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'The Lesson Is Don't Give Up'


In their '60s heyday, Ike & Tina Turner were a fiery soul-music force and one of the key acts in modern pop. Their contributions were acknowledged in 1991 with their induction into the Rock and Roll Hall of Fame. But their role in bridging the R&B and rock genres, and the quality of hits ranging from "It's Gonna Work Out Fine" to "Proud Mary," have been overshadowed in recent years by the action behind the scenes.

The couple's stormy personal life, as described in Tina's 1986 memoir "I, Tina" and played out on the screen in 1993's "What's Love Got to Do With It," has become a modern American morality play--an account of abuse, resolve and renewal that the public shared when it watched Tina triumph with her first solo album, "Private Dancer." That record came out in 1984, eight years after she left Ike and slowly established her own musical identity.

Turner, 56, has just released "Wildest Dreams," her first album of new material in seven years, and she'll return to the U.S. for a tour next year. In a recent interview, the singer, who lives in Switzerland and southern France with her companion of 10 years, record executive Erwin Bach, looked back on the impact of her autobiography and her role as one of pop's definitive sex symbols.


Question: In telling your life story, was it your goal to inspire people to get out of abusive relationships?


Answer: No. . . . Actually it was something that I never planned for the people to know. Because it was shameful. I had no idea that it would do what it did in terms of inspiring a lot of women--and actually what it did to a lot of men. . . . A man at an airport came up to me and said, "I read your story, I bought your book, and I'll never beat my wife again." So it had an impact on a lot of people, and I'm happy about that, because it's almost like poison turned to medicine in some kind of way. You don't always know. You just live your life and something good comes from it. It wasn't a plan at all.

Q: What lesson would you like people to draw from your story?

A: The lesson is don't give up. . . . A lot of people are too impatient. They want things immediately. And it's a job. It's a job working in life to get what you want, both from a spiritual side and a material side. There's a lot of work to be done on yourself before you can allow someone to help you to make your life happen. So, basically, the message is determination. Tenacity in terms of staying with it, making it happen, seeing that you actually manifest what it is inside of you that you want for yourself.

I had it to a point with Ike. We lived well, we had big cars and houses and clothes, but I had not actually fulfilled my dream. It's all just knowing who you are and getting in touch with yourself and knowing precisely what you want. Basically the message is take care of yourself spiritually and mentally, and it can help you make the right decisions to get where you want to get in your life.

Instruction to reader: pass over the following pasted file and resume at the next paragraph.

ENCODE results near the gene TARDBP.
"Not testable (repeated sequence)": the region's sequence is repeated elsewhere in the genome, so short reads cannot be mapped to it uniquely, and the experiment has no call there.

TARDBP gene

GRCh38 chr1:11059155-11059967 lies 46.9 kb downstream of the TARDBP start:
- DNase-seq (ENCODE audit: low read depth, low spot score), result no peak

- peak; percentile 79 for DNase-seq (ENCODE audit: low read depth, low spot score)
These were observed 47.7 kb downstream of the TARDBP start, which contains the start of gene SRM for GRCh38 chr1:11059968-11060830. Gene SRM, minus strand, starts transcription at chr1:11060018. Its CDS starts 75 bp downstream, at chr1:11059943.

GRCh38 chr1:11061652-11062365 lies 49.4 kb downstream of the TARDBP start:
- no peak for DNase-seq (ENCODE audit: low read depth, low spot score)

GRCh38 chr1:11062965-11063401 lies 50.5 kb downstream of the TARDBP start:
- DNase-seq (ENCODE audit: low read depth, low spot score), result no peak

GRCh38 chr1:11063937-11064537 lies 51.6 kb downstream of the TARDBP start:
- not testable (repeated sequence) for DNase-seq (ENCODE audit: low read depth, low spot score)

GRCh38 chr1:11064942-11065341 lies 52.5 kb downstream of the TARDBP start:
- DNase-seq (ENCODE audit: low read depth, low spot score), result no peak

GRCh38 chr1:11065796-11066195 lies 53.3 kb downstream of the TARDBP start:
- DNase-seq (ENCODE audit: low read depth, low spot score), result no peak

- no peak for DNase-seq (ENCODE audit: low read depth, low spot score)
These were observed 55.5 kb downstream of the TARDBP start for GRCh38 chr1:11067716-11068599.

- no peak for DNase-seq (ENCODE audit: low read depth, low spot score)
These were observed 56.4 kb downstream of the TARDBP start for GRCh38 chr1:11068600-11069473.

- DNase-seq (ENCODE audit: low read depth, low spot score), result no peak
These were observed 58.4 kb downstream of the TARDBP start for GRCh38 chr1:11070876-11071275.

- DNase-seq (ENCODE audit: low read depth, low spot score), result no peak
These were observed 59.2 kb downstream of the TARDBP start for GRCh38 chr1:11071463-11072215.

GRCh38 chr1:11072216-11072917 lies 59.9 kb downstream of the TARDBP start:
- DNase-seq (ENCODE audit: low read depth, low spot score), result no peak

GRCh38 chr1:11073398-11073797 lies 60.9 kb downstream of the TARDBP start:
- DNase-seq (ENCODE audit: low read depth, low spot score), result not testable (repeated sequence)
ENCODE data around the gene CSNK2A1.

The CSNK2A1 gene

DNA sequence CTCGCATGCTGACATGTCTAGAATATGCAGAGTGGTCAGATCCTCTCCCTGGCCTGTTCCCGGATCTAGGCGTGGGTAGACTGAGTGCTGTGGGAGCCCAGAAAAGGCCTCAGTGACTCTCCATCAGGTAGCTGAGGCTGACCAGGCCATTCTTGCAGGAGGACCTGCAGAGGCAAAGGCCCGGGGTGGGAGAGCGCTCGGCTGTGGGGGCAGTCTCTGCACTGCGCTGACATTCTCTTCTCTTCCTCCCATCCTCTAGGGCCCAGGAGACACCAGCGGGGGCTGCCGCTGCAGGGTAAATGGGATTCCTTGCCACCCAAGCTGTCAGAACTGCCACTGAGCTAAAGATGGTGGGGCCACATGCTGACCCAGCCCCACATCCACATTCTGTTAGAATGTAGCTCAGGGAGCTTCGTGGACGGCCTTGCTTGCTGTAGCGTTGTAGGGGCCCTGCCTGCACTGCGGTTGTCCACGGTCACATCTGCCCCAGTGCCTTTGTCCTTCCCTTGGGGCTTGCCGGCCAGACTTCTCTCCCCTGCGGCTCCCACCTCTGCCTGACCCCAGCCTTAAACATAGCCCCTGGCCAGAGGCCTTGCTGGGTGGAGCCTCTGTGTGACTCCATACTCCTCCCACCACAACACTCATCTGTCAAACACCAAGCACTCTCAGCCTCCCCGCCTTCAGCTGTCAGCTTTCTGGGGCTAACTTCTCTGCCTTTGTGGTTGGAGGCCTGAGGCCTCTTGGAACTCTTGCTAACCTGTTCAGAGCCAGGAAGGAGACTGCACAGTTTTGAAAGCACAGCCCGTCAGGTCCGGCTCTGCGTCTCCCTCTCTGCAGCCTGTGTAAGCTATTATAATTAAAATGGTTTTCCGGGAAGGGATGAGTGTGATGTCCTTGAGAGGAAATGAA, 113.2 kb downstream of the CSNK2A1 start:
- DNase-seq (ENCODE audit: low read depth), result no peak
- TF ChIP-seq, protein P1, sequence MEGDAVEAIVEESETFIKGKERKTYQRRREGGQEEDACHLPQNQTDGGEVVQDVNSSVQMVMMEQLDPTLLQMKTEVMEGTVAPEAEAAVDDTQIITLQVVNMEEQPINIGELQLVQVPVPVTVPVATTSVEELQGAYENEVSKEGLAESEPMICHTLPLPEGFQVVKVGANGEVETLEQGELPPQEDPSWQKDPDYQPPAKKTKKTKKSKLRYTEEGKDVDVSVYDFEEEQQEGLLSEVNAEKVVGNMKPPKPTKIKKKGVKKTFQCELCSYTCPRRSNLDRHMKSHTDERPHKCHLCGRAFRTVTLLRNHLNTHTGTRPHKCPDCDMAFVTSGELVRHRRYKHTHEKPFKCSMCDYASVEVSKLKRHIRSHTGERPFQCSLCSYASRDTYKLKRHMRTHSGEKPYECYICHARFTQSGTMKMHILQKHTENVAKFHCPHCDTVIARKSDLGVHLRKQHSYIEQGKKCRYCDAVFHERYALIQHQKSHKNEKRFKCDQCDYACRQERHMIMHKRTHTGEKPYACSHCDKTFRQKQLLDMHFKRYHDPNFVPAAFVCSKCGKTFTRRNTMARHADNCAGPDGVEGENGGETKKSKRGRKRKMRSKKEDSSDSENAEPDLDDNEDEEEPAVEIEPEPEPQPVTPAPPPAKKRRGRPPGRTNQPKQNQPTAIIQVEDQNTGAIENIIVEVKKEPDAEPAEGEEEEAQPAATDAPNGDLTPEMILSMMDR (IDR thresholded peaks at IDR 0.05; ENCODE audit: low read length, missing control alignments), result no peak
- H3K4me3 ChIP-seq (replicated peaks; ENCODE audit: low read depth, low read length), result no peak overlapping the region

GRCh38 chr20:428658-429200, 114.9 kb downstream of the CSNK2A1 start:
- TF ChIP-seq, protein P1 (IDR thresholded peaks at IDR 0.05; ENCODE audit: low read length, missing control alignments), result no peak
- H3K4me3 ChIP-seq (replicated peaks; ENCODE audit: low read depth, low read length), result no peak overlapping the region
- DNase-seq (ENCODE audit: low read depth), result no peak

Q: Where did you find the strength to get through those trying times?

A: Well, I had the strength there. I'm a strong person, because I had dealt with problems when my mother and father separated when I was 11 and I went from relative to relative and had problems in school. It was tough all the way, so my skin was already toughened to the life and striving to get through. I didn't dwell on it, I just kept going. I got little odd jobs and kept looking and listening. I went to St. Louis and tried to work and surround myself with what I was interested in, a different class of people. That was what I was about. I was about trying to make myself better. I didn't know it was in those terms, but I saw things that I wanted and I went for that kind of thing. . . . If you know yourself, then you go for what your instincts are telling you.

Q: Let's turn to the music. Ike & Tina Turner was a soul or R&B act, but you always had an affinity for rock--doing songs like "Proud Mary," touring with the Rolling Stones, etc. Where did that come from?

A: When I started to sing with Ike Turner, he covered the [songs on the] charts, because he played a lot of white clubs from 5 to 9, and then he went across the bridge to a basically black audience. So my attraction to music came in the beginning from working with Ike because he always mixed the music with what was current and what the people knew. . . . It was always there. He recorded one type of music but he performed another type.

Q: How did you feel about being a sex symbol?

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